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Marvel Battleworld: Treachery at Twilight Game Review

Iron Man says thank you!

Funko Games is killing it; Justin reviews the latest Marvel Battleworld game, Treachery at Twilight!

“OPEN THE THANOSTONE DADDY!!!”

My 7-year-old daughter and 5-year-old son were fired up when I returned from Gen Con 2021. While they may have been excited to see me, they were more excited by the miniature Iron Man inside the plastic packaging protruding from my bag of 15+ games I needed to review after the convention.

So, we ripped it open. “It” is Marvel Battleworld: Treachery at Twilight, a series of collectible Marvel characters paired with a dice-chucking game where each player takes control of a superstar from the Marvel catalog as they take on fights with baddies from the Marvel universe.

As I am learning with products from Prospero Hall and Funko, the games seem to always work. Marvel Battleworld: Treachery at Twilight is no exception.

Adorable!!

Ryan’s World Has Taught Me Everything

If you are a parent of a child older than 5, you have probably heard of Ryan’s World; Ryan at one point was the most popular child on YouTube. His “unboxing” videos, where he took great joy in opening up new things while on camera, are famous, but his toy line is what brought me into the fold.

For a mere $50 (yikes!), we had the chance to buy my daughter a Ryan’s World Mystery Spy Vault, which is basically a chintzy plastic case with poorly-made toys inside. The trick is that it is all a secret! Who really KNOWS what’s inside that box? (As a parent, you already know: more crap that your kids will litter all over the house.)

Marvel Battleworld: Treachery at Twilight (we’ll shorten this to just Battleworld for the rest of the review) capitalizes on this energy by giving kids the chance to buy a set of six characters that can be used in any Battleworld game: 4 characters that you can see when you first open the box, and two more characters that are buried inside of Thanostones, which are basically thick orange cardboard shards big enough to hold a miniature roughly 2 inches tall.

The Battleworld game tied to these collectibles is really simple. Up to two characters will be placed on enemy tiles (cards) before rolling dice to attempt the defeat of enemies like Loki, U.L.T.I.M.A.T.U.M., or Stegron’s Dinosaur Army by using the combination of a die-roll from a D12 and the powers of each hero in battle. Roll well, and you score hits against these baddies; if you miss 3 times, that enemy will eventually win the battle. Players have to win between 3-5 battles to win the game; if enemies win 3 battles, players will lose the game.

However, what is more important than winning or losing battles? Defeating the tiles that have Thanostones on them. When you do this for the first time, you get to crack open one of the two physical Thanostones in the box to find out which minis you get to play with in future games.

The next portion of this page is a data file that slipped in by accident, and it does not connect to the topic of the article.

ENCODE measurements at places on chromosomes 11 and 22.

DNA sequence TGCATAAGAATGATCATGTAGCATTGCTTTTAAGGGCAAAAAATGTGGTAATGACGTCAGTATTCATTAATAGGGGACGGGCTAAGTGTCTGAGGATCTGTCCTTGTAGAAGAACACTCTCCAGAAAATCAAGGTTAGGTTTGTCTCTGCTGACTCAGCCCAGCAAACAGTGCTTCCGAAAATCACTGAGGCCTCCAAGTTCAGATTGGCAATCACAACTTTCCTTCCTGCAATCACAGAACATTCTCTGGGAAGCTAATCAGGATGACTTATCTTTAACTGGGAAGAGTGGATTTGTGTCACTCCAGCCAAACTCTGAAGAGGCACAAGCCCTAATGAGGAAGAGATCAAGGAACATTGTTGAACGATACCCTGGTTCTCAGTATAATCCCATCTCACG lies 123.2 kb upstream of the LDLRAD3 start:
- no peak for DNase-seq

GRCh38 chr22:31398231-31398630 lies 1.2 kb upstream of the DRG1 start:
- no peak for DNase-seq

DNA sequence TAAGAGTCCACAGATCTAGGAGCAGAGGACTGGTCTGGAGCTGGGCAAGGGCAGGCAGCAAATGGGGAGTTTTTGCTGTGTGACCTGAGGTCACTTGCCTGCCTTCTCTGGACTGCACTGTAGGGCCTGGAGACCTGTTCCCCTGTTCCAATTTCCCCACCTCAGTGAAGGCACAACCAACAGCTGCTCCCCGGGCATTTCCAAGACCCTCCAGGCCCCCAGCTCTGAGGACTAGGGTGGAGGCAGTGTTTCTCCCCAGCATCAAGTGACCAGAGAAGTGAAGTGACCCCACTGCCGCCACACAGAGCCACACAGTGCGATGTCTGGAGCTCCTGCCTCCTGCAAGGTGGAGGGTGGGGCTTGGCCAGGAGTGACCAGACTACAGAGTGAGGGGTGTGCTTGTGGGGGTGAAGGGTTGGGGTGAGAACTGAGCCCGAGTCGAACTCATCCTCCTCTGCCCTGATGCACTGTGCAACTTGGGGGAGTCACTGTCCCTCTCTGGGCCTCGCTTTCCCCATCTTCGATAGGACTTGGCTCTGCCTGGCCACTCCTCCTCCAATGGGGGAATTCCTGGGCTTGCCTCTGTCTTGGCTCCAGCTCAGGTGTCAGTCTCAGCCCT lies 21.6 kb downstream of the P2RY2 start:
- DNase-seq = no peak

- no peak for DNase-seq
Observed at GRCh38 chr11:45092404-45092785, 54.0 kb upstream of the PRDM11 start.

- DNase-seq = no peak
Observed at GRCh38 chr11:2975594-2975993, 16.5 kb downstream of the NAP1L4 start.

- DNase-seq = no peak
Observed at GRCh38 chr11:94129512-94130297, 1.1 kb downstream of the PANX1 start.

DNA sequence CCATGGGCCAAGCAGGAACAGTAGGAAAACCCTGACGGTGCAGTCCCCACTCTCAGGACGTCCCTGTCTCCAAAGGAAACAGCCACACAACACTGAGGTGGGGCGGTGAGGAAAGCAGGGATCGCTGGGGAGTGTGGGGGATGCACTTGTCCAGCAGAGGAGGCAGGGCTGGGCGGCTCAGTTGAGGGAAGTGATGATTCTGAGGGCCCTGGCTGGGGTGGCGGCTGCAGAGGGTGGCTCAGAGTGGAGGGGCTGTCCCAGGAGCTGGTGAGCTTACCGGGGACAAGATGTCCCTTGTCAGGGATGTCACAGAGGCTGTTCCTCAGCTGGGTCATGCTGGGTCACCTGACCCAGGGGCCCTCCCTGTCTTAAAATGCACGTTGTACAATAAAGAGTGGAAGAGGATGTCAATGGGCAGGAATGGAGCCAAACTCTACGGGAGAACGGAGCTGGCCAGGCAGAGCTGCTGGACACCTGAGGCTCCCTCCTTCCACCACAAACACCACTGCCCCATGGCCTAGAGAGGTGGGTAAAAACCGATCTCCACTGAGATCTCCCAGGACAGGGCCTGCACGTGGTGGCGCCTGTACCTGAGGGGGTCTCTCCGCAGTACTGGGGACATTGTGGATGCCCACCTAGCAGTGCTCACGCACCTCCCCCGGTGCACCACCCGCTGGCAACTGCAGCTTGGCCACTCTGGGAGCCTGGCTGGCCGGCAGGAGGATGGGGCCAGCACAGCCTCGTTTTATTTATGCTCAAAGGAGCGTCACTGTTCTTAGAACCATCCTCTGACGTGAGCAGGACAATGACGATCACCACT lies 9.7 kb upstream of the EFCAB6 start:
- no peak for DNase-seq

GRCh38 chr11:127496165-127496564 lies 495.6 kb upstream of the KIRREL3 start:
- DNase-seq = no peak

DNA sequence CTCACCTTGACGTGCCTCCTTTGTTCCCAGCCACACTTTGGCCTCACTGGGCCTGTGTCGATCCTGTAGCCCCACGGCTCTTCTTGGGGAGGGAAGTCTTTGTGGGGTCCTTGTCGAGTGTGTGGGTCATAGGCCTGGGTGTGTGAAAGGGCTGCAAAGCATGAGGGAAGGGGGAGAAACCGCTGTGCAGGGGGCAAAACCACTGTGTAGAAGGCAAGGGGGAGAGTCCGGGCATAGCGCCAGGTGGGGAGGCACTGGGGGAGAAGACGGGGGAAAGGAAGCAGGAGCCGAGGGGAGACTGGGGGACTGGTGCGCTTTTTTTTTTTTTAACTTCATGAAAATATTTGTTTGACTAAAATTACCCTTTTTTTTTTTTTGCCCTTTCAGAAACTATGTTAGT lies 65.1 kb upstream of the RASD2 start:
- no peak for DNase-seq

It is hard to remember what was a bigger turning point in my life: becoming a father, or cracking open the Thanostone with the golden Twilight Groot variant inside. The screaming at my house made it difficult to remember because the kids were so excited to discover a supposedly “Ultra Rare” mini inside that first Thanostone.

It is these moments that make you remember why you love games. Discovery. Rolling dice. Narrowly avoiding defeat. Scoring a hit on Spider-Hulk to win the game. And to have the chance to do all of this with my kids? Amazing.

Another easy win for the kids

An average game of Battleworld takes 10-15 minutes. Battleworld has been living in a plastic bag (we shredded the plastic packaging when ripping open the game) on my kitchen table for the last two weeks and I don’t see that changing any time soon.

That is because the kids keep asking to play with different Battleworld characters: Iron Man (in the Spider Island suit, whatever that means), Shuri, Ghost-Spider, Falcon, Black Widow 2099. And while Battleworld is straightforward, it always seems to be dramatic because of the dice rolls, and even when they lose, the kids have a blast.

Adults will never play Battleworld with other adults, but that’s a good thing. Battleworld is best served as a game with the kids. The base set only includes enough cards for a one- or two-player game, so you’ll have to purchase additional content to get 3-4 players to the table.

That’s fine by me. On its own, Battleworld is a great way to entertain the kids without any extras!

Marvel Battleworld details

Disclosure: Meeple Mountain received a free copy of this product in exchange for an honest, unbiased review. This review is not intended to be an endorsement.

About the author

Justin Bell

Gamer / husband / dad / DEI champion / foodie / hoop head / cinephile / travel enthusiast. If you're in Chicago, let's meet up and roll some dice! @justinbellsays

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